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No one knows how Chinese automakers will impact Detroit

When Shanghai Automotive Industries Corporation set up offices in a suburb of Detroit last year, it was done without fanfare, in an industry largely built upon hype and hoopla.
Posted: May 13, 2013 - 2:18AM
Author: Don Bain

As other Chinese automakers have followed suit, moving to the Detroit area to try to break into the supplier lines of the Big Three, they also have kept a low profile.

It seems the Chinese know how to build cars, but they don’t yet know how to design and develop new models for the American or global market, according to a post by Bill Vlasic on

Apparently the Chinese Automakers are mindful of the teachings of Tao and Sun Tzu and have no wish to arouse the nationalism that greeted the arrival of Japanese vehicles in the Sixties.

Currently some 50,000 Chinese automotive professionals, including numerous engineers, have taken up residence in the Michigan metropolis.

Though they have not started to build cars here as yet and that could well be many years away, they are having a noticeable impact on Detroit, specifically in its social and charitable institutions, if not the overall economy of the city.

The Detroit Chinese Business Association has over 100 members today and most are involved with the auto industry in some way.

They are heavily involved with civic activities as well, sponsoring soccer games, basketball tournaments and musical entertainment during Detroit Tigers games. One group even fields a soup kitchen to feed the homeless once a year at a local shelter.

China already produces $13 billion in automotive parts for US manufacturers – tires, wheels and audio systems, sold to intermediary suppliers, but the obvious goal is doing business supplying outsourced parts directly to the Big Three.

We personally know an importer of Chinese entertainment electronics who buys products from China in bulk so cheap, the business started selling out of car trunks, promoting the vague impression buyers were getting some kind of five-finger discount, when the whole thing was completely on the up and up.

Now this clever entrepreneur is opening a warehouse sized stereo shop with home theater systems, audio bars and complete home control and monitoring systems, from the profits of selling such items so cheaply people actually thought they were hot.

Obviously, it is easier to get into the supply business without the staggering outlays it takes to start an automotive franchise in this country. Just ask Elon Musk of Tesla how much effort and funding is required to accomplish something like that.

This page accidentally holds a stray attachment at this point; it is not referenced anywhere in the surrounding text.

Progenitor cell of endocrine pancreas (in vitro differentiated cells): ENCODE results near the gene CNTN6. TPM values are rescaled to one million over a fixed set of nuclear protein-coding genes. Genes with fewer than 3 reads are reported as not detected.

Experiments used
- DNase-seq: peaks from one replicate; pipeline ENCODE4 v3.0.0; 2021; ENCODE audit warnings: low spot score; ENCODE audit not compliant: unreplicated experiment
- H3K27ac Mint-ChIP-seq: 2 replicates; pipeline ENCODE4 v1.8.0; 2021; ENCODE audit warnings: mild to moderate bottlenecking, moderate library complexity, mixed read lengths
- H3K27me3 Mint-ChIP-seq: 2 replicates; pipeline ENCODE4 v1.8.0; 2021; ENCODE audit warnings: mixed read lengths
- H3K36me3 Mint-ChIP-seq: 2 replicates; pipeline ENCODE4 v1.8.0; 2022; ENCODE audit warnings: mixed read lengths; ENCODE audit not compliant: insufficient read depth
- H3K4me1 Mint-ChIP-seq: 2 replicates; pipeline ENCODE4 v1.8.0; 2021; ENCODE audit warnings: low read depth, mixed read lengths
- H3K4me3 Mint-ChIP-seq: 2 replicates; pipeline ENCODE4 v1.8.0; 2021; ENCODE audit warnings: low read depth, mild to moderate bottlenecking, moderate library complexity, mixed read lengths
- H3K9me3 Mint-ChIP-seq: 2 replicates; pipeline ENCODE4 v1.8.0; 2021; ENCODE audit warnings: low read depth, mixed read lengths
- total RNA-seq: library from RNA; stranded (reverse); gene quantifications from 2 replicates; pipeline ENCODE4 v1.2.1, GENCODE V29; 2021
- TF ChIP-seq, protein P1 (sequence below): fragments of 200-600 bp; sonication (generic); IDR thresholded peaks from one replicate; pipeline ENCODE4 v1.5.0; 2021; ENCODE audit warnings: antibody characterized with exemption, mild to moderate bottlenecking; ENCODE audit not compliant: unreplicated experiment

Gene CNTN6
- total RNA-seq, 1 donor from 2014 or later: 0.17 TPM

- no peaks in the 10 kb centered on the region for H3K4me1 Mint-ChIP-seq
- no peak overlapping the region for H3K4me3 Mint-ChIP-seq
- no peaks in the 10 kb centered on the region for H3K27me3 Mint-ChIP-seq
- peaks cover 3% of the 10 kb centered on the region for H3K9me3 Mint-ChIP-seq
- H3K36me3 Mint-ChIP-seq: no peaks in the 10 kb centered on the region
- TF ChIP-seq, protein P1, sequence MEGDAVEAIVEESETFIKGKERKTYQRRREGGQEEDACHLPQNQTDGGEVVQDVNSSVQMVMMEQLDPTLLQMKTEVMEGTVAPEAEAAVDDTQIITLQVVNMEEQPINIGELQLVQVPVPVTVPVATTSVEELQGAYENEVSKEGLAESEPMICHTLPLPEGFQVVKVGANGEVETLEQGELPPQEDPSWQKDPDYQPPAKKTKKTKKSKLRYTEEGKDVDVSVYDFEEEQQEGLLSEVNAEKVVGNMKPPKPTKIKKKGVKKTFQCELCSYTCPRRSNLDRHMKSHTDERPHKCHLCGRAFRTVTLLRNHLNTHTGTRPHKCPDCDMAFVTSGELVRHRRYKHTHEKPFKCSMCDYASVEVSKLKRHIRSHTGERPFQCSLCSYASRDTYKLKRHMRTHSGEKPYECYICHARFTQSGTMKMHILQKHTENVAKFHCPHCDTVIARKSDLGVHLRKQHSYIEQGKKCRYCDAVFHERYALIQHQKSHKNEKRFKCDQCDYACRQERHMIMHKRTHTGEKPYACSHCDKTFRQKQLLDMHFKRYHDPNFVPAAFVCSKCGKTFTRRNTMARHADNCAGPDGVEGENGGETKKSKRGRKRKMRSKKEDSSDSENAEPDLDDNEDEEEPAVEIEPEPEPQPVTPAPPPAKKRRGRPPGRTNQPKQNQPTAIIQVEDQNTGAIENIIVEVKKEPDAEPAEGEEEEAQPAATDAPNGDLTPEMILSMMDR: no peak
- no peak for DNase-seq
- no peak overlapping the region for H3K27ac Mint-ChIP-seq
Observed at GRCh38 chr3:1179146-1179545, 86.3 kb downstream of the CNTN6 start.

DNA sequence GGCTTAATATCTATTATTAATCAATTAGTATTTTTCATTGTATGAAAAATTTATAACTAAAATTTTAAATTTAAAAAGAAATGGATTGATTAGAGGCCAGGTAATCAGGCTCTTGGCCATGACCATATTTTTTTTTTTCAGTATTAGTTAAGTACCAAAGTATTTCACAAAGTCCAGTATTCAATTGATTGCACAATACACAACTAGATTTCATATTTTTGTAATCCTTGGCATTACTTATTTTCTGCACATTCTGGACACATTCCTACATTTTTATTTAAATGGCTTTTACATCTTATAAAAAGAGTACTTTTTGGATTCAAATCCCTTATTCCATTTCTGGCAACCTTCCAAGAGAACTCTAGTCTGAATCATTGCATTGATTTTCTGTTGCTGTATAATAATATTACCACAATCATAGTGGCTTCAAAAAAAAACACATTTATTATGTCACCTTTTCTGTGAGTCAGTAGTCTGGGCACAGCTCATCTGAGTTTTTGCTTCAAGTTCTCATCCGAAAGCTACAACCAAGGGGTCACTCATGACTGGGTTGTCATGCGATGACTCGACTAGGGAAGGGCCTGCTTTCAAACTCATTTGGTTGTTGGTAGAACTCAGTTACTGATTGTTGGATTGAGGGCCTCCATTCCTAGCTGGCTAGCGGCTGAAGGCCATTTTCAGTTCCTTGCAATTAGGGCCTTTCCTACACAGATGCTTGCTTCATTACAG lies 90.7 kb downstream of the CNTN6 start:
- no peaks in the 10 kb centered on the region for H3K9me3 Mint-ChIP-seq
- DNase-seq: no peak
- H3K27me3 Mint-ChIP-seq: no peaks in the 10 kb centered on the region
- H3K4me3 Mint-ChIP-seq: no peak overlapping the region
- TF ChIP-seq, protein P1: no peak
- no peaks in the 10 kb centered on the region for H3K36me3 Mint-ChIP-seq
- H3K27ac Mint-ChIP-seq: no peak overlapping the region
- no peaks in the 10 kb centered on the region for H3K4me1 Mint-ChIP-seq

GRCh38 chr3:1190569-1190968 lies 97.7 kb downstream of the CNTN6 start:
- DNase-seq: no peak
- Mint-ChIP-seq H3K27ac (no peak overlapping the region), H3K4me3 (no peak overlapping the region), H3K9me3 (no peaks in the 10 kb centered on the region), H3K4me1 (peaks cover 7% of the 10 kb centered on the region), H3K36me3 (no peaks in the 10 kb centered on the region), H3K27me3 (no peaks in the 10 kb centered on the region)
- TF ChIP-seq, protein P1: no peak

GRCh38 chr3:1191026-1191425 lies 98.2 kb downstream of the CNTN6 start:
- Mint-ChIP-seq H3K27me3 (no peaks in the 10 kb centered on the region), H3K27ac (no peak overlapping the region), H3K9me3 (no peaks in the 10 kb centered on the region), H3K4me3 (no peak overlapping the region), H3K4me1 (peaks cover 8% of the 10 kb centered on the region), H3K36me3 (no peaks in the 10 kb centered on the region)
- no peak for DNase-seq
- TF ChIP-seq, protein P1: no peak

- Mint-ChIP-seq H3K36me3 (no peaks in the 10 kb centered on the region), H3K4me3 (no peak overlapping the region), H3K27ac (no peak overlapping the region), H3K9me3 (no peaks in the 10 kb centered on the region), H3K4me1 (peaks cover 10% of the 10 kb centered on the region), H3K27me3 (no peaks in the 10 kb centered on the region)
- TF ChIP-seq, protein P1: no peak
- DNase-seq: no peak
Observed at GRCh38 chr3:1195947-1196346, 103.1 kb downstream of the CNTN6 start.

Meanwhile the Chinese engineers are learning what they did not previously know and putting some of the industry professionals to work that were put out to pasture by US automakers during the economic downturn.

Changan Automotive, a Chinese industry firm with unobtrusive offices in a Plymouth, MI industrial park, hired 20 unemployed Detroit engineering experts, in an effort to understand how the Big Three approach building an automotive platform.

Brilliance Auto, with facilities in Shenyang employing 500,000 workers, is trying to wrest a supply line position from the current producers of common parts located in Mexico.

“We have been exporting our parts to North America for 15 years for the aftermarket,” Vlasic quoted Dongbin Chen, a Brilliance executive, as stating in reference to automotive replacement parts. “Now our biggest opportunity is with GM and the other big companies.”

The firm made a breakthrough last year, contracting to supply reduced weight engine mounts for the next model of the Cadillac ATS. They hope to soon supply GM and other manufacturers seat belts, steering wheels and shock absorbers from their highly capable Chinese fabrication facilities.

Further evidence of China’s incremental progression into the automotive industry comes from the purchase by the Wanxiang Group of the lion’s share of assets and facilities from A123 Batteries. Remember the battery maker that went bankrupt after sucking up $132 million in taxpayer dollars?

Wanxiang has been quietly buying up auto parts and solar concerns for years, and no one noticed until they scooped up the lithium battery firm.

One thing they are learning is the principles of capitalism, as one executive of the firm remarked it is all about making money.

Wanxiang is wise enough to retain the managers of the concerns accumulated and reportedly is doing all within their power to behave as any American company would.

At present, China exports only a minute percentage of the cars they build and most of those go to Africa and the Middle East. Nevertheless the day is coming when Chinese automakers will enter the global auto market in earnest.

The US automakers should be bracing for the competition or they will end up studying the next famous book by a wise and perceptive Asian. It will be titled, The Art of Commerce.

Image source: A Chinese car in Minsk from Wikimedia Commons used under Creative Commons license 2.0.